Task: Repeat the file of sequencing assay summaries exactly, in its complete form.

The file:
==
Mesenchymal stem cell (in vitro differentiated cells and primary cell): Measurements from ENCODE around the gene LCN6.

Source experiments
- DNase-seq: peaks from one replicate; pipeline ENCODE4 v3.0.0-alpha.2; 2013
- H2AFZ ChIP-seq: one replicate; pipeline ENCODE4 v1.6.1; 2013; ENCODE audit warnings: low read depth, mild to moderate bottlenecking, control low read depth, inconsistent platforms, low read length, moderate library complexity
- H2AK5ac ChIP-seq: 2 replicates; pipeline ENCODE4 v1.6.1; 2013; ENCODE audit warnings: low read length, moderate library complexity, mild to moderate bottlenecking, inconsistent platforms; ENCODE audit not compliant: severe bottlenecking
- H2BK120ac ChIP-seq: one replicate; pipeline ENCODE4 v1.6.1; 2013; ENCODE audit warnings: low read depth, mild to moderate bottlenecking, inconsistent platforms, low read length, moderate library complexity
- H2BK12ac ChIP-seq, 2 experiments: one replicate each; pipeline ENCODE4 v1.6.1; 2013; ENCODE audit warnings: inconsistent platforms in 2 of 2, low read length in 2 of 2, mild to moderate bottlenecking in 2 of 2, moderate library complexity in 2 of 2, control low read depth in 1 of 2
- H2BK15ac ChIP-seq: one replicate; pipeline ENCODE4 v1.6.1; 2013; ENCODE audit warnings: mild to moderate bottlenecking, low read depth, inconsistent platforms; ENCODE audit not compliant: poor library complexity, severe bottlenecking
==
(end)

Mesenchymal stem cell (in vitro differentiated cells and primary cell): Measurements from ENCODE around the gene LCN6.

Source experiments
- DNase-seq: peaks from one replicate; pipeline ENCODE4 v3.0.0-alpha.2; 2013
- H2AFZ ChIP-seq: one replicate; pipeline ENCODE4 v1.6.1; 2013; ENCODE audit warnings: low read depth, mild to moderate bottlenecking, control low read depth, inconsistent platforms, low read length, moderate library complexity
- H2AK5ac ChIP-seq: 2 replicates; pipeline ENCODE4 v1.6.1; 2013; ENCODE audit warnings: low read length, moderate library complexity, mild to moderate bottlenecking, inconsistent platforms; ENCODE audit not compliant: severe bottlenecking
- H2BK120ac ChIP-seq: one replicate; pipeline ENCODE4 v1.6.1; 2013; ENCODE audit warnings: low read depth, mild to moderate bottlenecking, inconsistent platforms, low read length, moderate library complexity
- H2BK12ac ChIP-seq, 2 experiments: one replicate each; pipeline ENCODE4 v1.6.1; 2013; ENCODE audit warnings: inconsistent platforms in 2 of 2, low read length in 2 of 2, mild to moderate bottlenecking in 2 of 2, moderate library complexity in 2 of 2, control low read depth in 1 of 2
- H2BK15ac ChIP-seq: one replicate; pipeline ENCODE4 v1.6.1; 2013; ENCODE audit warnings: mild to moderate bottlenecking, low read depth, inconsistent platforms; ENCODE audit not compliant: poor library complexity, severe bottlenecking